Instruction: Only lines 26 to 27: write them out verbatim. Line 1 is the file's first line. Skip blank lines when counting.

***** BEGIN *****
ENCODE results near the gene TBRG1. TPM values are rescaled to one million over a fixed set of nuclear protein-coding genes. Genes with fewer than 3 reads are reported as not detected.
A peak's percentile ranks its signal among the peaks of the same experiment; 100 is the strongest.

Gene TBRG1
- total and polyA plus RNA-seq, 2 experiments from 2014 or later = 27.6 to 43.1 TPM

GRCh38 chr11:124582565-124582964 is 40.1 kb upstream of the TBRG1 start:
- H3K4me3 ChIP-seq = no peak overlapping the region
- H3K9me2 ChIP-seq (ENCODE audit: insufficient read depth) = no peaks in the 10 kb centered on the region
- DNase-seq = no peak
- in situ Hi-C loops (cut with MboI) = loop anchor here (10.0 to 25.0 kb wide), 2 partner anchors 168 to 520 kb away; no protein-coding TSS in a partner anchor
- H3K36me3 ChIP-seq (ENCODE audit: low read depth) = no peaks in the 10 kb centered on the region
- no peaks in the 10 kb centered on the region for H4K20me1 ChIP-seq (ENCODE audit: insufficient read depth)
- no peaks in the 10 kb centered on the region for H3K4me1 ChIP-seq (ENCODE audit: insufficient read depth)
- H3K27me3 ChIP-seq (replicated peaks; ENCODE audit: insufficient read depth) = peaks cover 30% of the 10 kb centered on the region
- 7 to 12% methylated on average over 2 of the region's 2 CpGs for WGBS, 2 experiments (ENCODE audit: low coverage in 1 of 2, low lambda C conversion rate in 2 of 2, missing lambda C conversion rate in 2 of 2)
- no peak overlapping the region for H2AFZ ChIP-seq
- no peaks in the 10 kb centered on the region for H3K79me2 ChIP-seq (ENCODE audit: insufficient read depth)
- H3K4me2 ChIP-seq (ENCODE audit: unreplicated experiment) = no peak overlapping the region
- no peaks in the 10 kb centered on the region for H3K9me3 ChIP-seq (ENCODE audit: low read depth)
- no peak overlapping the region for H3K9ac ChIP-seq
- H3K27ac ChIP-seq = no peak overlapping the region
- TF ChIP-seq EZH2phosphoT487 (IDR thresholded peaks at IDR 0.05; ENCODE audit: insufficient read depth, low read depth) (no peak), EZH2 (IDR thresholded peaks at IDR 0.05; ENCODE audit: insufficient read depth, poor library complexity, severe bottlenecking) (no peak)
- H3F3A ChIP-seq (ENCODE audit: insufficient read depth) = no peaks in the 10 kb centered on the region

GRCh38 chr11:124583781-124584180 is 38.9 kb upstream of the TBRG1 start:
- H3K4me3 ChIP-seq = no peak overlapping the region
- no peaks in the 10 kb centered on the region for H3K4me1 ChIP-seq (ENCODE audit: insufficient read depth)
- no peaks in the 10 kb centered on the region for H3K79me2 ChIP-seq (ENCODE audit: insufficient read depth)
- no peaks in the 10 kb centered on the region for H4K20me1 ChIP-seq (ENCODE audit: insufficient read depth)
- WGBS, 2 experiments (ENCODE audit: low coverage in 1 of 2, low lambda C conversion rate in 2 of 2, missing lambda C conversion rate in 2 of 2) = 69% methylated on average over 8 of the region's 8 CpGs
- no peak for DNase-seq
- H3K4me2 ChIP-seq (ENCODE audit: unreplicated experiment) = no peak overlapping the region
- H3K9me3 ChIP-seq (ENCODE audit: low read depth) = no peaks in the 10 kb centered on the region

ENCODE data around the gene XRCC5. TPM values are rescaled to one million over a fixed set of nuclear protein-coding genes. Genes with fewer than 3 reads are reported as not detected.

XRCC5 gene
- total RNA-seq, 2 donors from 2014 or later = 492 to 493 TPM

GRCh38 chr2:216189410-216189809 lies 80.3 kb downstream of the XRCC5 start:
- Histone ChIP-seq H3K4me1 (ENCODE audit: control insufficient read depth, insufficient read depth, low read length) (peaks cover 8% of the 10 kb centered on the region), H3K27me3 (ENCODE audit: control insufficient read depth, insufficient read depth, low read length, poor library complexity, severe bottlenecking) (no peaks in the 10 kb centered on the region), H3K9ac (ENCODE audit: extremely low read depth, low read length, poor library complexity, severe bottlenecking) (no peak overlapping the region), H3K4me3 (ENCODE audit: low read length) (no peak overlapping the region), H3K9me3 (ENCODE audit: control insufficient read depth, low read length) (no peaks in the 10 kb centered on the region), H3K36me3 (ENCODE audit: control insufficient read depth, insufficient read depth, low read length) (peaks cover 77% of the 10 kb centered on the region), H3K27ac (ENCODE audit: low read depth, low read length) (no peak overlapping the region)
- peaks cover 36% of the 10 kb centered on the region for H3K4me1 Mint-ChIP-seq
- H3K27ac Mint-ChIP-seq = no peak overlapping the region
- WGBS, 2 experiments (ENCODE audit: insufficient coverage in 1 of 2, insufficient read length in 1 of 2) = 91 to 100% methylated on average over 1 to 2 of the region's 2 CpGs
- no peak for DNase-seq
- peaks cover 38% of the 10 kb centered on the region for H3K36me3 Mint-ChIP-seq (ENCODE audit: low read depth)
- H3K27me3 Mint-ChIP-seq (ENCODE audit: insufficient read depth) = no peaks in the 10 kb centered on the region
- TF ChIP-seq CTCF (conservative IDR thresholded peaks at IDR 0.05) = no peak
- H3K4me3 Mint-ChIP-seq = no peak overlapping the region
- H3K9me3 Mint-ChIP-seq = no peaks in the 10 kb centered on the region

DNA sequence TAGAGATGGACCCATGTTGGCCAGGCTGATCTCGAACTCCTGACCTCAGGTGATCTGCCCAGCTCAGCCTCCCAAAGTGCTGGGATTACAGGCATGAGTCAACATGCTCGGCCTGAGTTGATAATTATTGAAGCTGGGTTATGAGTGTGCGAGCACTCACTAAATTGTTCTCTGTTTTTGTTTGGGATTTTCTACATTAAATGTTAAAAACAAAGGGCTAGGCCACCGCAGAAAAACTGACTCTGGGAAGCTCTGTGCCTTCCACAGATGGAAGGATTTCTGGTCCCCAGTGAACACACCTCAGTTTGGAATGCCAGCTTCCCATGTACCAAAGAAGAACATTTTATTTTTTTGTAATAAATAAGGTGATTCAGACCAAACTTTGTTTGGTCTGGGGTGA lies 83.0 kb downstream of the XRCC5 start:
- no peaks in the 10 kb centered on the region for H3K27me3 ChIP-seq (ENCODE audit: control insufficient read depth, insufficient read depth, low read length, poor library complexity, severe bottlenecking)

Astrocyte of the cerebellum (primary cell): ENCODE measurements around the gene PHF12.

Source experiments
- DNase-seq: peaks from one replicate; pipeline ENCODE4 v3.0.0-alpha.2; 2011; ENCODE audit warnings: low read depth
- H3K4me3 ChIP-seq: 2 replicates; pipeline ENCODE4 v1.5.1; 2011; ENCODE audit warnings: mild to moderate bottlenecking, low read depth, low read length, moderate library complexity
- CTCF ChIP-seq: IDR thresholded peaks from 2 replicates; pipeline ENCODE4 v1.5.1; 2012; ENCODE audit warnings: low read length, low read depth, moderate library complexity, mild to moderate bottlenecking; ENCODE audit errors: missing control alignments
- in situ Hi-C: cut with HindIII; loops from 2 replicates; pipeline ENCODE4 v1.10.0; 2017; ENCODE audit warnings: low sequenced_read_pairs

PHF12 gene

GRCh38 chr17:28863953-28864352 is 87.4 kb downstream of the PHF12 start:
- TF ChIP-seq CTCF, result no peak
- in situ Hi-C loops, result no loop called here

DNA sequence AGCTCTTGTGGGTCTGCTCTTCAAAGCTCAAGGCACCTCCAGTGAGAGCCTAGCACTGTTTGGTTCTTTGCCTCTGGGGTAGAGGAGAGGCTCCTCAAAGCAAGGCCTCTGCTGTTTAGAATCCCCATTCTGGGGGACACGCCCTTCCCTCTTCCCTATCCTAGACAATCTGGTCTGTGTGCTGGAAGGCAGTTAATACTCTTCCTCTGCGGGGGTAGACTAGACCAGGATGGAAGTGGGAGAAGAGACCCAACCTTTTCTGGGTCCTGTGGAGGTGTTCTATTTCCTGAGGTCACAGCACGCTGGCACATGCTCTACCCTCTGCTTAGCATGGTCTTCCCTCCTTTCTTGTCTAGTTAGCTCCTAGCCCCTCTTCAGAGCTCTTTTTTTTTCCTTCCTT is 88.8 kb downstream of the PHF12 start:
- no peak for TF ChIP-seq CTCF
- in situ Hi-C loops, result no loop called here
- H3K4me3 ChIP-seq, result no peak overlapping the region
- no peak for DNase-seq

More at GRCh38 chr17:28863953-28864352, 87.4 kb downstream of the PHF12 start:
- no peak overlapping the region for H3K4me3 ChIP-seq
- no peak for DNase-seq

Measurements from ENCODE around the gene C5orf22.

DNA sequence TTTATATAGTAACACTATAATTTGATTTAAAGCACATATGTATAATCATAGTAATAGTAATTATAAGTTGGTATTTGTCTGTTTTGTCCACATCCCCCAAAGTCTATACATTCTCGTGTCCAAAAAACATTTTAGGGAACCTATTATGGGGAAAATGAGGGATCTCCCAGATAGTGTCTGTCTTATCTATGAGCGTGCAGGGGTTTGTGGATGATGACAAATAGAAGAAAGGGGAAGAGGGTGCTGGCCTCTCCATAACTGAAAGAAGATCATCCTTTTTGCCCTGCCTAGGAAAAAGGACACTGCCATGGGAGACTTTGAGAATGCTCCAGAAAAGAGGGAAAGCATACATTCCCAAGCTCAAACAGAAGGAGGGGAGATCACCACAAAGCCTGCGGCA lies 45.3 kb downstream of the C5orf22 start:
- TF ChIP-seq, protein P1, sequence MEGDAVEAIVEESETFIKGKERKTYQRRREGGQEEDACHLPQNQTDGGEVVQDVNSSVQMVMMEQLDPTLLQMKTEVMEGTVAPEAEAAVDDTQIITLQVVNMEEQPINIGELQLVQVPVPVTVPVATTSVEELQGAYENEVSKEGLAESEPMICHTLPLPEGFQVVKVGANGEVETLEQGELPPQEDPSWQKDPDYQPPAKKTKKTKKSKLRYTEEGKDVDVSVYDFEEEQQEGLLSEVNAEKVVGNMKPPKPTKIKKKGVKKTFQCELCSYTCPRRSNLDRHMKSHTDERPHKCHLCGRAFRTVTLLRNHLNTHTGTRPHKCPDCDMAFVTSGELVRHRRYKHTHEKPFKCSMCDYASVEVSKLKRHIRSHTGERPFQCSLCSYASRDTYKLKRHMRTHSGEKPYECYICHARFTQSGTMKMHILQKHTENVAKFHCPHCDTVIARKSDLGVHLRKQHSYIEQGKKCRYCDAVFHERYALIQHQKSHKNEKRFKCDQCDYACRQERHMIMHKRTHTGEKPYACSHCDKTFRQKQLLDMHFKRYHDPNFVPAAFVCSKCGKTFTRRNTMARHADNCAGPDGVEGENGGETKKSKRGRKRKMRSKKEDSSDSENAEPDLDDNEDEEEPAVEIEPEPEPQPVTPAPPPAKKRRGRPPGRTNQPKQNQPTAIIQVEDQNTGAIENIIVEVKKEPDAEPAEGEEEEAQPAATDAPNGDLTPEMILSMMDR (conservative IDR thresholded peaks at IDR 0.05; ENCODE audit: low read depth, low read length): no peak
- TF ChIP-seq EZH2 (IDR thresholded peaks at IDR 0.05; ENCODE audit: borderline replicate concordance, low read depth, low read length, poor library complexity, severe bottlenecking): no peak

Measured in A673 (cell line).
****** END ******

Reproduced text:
- no peaks in the 10 kb centered on the region for H3K79me2 ChIP-seq (ENCODE audit: insufficient read depth)
- no peaks in the 10 kb centered on the region for H4K20me1 ChIP-seq (ENCODE audit: insufficient read depth)